What is postpartum depression?

Depression is a common yet treatable mood disorder. The risk of depression is higher in pregnant women and new mothers during the weeks and months after having a baby. There is a difference between ‘baby blues’ and postpartum depression (PPD).

While ‘baby blues’ is a mild form of PPD experienced by many new mothers, PPD is more serious and lasts longer.

The differences between ‘baby blues’ and PPD are shown in Table 1.

Table 1: Differences between ‘baby blues’ and PPD.


Baby blues Postpartum depression

Generally, it starts one to three days after childbirth

It can start days or months after childbirth

Lasts for up to 10 days to a few weeks

Can last for several weeks or months, if left untreated

You may get mood swings, e.g., you are happy one moment and cry the next moment

It can impact the ability to care for your baby, or yourself

You may feel anxious, confused, or have difficulty eating or sleeping

The symptoms are serious (as discussed below)

Usually resolves on its own

Needs a treatment as it does not go away on its own


What are the common symptoms of PPD?

The warning signs differ for everyone, but you may experience following symptoms:

  • Loss of interest or pleasure in activities happening around you, including sex
  • Disturbances in appetite, e.g., eating too much, or too less, than usual
  • Experiencing anxiety or panic attacks
  • Constant, frightening thoughts
  • Feeling guilty or hopeless
  • Mood swings including unnecessary irritability, anger or agitation
  • Feeling sad, crying uncontrollably for a longer duration
  • Feeling miserable
  • Feeling of not being a good mother
  • Fear of being left alone with the baby
  • Sleep disturbances such as, inability to sleep, sleeping too much, difficulty falling or staying asleep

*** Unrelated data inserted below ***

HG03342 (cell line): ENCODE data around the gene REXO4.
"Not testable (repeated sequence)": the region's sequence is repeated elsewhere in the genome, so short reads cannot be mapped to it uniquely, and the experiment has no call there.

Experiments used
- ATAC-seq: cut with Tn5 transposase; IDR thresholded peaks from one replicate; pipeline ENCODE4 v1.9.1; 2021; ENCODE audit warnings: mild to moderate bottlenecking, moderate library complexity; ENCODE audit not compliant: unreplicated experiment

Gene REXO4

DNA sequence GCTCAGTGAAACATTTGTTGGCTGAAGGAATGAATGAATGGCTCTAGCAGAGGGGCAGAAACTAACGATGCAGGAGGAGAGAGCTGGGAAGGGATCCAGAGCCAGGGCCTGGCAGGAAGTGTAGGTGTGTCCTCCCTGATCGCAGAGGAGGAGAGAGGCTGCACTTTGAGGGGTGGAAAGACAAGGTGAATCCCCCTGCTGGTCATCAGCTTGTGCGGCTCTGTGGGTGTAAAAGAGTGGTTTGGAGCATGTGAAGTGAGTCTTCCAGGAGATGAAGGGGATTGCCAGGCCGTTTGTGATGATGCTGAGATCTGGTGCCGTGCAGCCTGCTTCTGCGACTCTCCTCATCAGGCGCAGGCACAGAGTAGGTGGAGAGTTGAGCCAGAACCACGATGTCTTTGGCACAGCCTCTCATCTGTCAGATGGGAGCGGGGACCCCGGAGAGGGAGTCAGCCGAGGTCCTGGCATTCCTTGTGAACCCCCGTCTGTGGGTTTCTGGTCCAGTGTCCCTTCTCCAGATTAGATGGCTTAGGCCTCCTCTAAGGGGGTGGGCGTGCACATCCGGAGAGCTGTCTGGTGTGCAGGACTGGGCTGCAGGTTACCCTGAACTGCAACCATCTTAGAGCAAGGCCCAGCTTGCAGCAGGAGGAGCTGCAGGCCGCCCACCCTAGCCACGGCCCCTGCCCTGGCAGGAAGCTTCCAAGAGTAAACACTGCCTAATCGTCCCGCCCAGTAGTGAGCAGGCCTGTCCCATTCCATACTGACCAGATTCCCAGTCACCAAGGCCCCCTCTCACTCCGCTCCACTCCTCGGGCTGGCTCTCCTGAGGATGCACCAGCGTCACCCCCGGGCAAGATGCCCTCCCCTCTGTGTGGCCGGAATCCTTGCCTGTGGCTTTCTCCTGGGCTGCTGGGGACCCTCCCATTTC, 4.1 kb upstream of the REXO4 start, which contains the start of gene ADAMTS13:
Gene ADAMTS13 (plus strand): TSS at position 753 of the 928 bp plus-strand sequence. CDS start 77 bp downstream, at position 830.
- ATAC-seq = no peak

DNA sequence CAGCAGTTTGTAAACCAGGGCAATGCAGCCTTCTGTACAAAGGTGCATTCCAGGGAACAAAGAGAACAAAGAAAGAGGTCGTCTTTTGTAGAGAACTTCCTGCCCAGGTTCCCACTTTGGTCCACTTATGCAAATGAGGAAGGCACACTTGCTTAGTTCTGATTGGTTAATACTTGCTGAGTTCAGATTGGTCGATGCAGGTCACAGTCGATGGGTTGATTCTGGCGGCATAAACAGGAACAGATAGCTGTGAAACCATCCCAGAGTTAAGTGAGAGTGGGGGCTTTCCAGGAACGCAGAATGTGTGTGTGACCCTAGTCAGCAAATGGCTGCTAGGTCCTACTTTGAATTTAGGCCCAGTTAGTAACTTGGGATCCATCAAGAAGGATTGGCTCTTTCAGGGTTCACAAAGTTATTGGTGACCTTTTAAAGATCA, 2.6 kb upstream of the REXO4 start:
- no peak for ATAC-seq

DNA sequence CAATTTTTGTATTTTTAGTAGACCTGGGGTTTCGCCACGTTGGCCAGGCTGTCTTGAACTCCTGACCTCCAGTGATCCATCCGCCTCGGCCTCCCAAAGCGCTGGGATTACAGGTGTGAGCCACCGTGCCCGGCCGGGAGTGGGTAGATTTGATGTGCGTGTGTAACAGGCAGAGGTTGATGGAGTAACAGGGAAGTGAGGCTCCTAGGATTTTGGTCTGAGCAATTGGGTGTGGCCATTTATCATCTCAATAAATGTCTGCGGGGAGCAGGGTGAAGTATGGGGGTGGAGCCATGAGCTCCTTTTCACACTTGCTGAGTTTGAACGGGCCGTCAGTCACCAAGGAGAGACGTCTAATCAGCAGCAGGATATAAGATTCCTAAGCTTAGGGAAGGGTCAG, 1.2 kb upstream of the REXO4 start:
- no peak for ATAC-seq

• No interest in the baby, family, and friends
  • Experiencing difficulty in concentrating, remembering details, or making decisions
  • Getting thoughts of hurting yourself or the baby

How does PPD affect mothers?

PPD can affect the mother in several ways as follows:

  • It increases the risk of social isolation for the mother due to lack of energy, fatigue, and feelings of incompetence, worthlessness, and helplessness.
  • Mothers are most likely to depend on their partners for support, placing an additional burden on intimate relationships.
  • It can cause marital problems, e.g., disagreements, hostility, withdrawal of social support between partners.
  • It can also result in decreased intimacy between partners, leading to further compromised mental the health of the mother.

Can PPD affect the child?

PPD is treatable; however, if left untreated, it can affect children. In PPD, the mother can behave inconsistently with the way she cares for her children. She may be loving one moment and withdrawn the next. She may avoid responding to children’s behaviour or may respond in a negative way. Based on the age of the child, he/ she may get affected by the mother’s depression in different ways.


What can you do about PPD?

  • Don’t face this problem alone: Consult a psychologist or other licensed mental health provider; talk to your doctor or other primary health care provider.
  • Openly share your feelings with your partner, other mothers, friends, and relatives.
  • Do join a support group for mothers: Discuss with your health care provider for suggestions if you are not able to find such support groups.
  • Seek help from a relative or close friend who can assist you in taking care of the baby.
  • Try to get as much sleep or rest as you can: If you are not able to take rest even when you want to, discuss this with your primary health care provider.
  • As soon as you get a go-ahead from the doctor, start going for walks and exercising.
  • Avoid worrying about unimportant issues: It is important to be realistic about issues you need to think about while taking care of a new baby.
  • Try to reduce the important responsibilities.


Remember, postpartum depression is not your mistake.

It is a real yet treatable psychological condition.

If you experience thoughts of hurting yourself or your baby, it’s time to take action now.

Don’t wait! Call your doctor.

Early detection and treatment can help you feeling better.




  1. Depression in pregnant women and mothers: How children are affected. Paediatr Child Health. 2004 Oct;9(8):584-6.
  2. Postpartum depression[Internet]. Available at: https://www.apa.org/pi/women/resources/reports/postpartum-depression. Accessed on Feb 6, 2020.
  3. Letourneau NL, Dennis CL, Benzies K, Duffett-Leger L, Stewart M, Tryphonopoulos PD, et al. Postpartum depression is a family affair: Addressing the impact on mothers, fathers, and children. Issues Ment Health Nurs. 2012;33:445–57.